Soldering (Was: Re: HP-IB, Amigo/cs80 ... )

Alexander Schreiber als at
Fri Feb 19 17:53:37 CST 2010

On Fri, Feb 19, 2010 at 04:18:34PM -0700, Ben wrote:
> Chuck Guzis wrote:
>> I wonder if this fear of getting hurt and sharp knives is related to
>> the phenomenon that few cook their own meals anymore.  A big sharp
>> knife is much safer than a small dull knife in the kitchen.  As in
>> soldering, keeping your attention on what you're doing matters a lot.
> Cooking takes time ... few people have that now days!

Well, monday-friday I eat at the company (and the canteen is very good),
but for the weekends, cooking at home it is. I find it very enjoyable
and relaxing. Plus, you end up with a very tasty meal when you are done.

>> --Chuck
> Finding a good big sharp knife and small sharp knife,
> and bread knife is hard. Every thing tends to stainless steel
> and that don't keep sharp.

I found a nice ceramic blade, that is (and stays) _very_ sharp. Pretty
much perfect for cutting moderately soft vegetables (like tomatoes), fish
and meat. Of course, it being ceramic, putting mechanical stress on it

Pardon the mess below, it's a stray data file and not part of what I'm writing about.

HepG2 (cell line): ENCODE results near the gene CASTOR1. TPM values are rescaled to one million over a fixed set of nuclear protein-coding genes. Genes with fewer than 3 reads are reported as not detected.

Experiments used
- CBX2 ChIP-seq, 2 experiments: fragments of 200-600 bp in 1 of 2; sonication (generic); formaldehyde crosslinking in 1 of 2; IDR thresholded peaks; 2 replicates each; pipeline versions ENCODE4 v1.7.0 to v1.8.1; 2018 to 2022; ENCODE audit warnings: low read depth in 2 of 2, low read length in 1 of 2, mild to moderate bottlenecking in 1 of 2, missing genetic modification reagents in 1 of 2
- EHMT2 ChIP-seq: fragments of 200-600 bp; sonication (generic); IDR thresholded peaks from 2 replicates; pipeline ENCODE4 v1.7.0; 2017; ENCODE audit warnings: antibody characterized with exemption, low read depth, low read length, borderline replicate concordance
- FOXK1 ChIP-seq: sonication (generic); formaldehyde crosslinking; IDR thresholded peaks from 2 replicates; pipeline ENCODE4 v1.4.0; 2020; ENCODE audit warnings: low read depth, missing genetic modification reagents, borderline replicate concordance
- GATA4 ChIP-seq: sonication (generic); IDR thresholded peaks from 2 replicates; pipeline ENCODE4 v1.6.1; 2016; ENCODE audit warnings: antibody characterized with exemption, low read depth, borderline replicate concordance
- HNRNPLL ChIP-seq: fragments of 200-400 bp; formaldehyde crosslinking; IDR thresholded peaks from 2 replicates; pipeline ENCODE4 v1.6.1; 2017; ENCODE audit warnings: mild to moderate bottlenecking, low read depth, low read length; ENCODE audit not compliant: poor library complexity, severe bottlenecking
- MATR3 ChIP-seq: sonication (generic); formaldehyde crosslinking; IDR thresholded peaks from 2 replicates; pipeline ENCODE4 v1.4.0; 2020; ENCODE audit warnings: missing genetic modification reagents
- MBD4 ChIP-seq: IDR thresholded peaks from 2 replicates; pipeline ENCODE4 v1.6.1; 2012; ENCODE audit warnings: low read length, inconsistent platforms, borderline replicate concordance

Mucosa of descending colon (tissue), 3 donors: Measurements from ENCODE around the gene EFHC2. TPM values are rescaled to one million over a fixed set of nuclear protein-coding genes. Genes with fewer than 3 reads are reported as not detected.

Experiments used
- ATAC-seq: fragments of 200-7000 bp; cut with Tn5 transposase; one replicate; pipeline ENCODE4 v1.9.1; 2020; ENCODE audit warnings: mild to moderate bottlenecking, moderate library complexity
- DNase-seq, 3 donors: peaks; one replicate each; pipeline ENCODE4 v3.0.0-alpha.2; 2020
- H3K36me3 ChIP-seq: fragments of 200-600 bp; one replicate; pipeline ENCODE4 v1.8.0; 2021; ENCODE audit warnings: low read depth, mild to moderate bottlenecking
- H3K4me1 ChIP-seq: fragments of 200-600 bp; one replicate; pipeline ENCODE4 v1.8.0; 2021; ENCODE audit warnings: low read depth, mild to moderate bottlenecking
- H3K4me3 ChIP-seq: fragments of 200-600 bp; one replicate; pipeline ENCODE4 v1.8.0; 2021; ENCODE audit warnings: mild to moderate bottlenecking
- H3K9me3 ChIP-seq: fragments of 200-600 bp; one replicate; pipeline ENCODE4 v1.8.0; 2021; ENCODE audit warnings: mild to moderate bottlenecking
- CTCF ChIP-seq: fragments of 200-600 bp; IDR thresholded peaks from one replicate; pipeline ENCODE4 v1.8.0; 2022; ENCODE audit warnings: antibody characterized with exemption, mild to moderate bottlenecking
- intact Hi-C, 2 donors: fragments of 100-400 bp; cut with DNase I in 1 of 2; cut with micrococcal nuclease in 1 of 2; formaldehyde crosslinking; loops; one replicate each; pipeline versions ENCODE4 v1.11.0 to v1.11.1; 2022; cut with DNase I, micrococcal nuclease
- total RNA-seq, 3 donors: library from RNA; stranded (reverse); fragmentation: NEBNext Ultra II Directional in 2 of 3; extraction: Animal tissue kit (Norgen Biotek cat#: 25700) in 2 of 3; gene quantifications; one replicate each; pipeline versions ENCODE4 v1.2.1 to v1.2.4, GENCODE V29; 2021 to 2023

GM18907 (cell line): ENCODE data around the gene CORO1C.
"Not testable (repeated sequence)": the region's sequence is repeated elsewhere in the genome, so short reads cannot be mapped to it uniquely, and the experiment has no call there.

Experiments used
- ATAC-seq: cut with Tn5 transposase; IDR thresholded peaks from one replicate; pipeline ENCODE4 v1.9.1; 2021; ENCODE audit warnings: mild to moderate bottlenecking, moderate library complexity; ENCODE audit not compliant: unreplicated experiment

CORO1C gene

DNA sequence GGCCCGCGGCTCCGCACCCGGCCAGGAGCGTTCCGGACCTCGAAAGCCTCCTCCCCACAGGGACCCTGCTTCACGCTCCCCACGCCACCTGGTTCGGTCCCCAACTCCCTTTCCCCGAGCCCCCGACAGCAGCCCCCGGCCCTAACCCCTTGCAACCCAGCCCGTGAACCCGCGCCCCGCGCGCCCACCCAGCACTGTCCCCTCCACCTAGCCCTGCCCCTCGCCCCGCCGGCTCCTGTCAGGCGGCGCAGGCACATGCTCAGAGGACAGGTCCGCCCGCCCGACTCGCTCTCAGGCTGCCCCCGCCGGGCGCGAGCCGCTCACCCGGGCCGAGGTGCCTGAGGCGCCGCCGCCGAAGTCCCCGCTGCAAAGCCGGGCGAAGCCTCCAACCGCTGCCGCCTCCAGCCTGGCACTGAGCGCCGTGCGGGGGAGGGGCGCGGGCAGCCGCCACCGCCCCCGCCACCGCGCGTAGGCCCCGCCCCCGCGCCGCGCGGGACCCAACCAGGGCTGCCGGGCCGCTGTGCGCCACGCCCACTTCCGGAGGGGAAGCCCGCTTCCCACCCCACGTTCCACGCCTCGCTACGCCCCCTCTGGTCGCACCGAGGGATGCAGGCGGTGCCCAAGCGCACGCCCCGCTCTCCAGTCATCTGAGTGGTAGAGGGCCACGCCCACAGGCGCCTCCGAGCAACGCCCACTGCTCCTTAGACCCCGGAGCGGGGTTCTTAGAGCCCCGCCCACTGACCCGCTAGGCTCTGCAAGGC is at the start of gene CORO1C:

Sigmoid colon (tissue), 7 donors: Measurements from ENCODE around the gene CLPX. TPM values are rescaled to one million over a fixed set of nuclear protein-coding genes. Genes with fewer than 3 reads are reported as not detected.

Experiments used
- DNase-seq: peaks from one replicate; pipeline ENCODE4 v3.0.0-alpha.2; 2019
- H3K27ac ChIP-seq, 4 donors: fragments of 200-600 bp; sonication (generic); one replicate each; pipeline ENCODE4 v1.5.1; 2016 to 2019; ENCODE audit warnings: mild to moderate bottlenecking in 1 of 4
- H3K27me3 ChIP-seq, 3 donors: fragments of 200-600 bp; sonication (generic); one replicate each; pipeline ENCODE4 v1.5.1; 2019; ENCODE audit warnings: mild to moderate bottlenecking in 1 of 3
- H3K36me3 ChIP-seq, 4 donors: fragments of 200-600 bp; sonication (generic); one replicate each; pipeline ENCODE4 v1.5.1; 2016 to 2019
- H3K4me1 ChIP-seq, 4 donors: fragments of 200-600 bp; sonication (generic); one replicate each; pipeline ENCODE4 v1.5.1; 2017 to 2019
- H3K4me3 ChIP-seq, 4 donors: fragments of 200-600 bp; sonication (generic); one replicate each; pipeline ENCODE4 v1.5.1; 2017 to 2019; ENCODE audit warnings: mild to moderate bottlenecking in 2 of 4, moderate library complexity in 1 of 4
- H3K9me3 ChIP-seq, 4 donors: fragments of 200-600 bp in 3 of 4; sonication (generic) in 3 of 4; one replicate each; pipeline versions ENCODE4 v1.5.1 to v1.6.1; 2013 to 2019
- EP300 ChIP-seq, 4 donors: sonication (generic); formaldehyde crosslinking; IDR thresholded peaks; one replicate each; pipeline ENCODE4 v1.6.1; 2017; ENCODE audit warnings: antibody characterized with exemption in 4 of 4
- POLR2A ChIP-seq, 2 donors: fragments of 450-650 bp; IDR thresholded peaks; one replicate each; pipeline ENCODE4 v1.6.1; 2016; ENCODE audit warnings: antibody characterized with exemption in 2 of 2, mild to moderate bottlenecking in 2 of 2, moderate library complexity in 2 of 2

(like trying to hack through frozen meat, wiggling it back and forth
(which would just bend a thin steel blade)) is very likely to snap it,
so it has be be handled carefully.

And as for the steel knives not staying sharp, well, thats what the
diamond-dust covered sharpening rod is for in the kitchen. It won't get
the knives up to a full razor edge (that would take different tools and
more time), but it gets them sharp enough quickly. For fine work on soft
stuff, I've got the ceramics blade anyway.

"Opportunity is missed by most people because it is dressed in overalls and
 looks like work."                                      -- Thomas A. Edison

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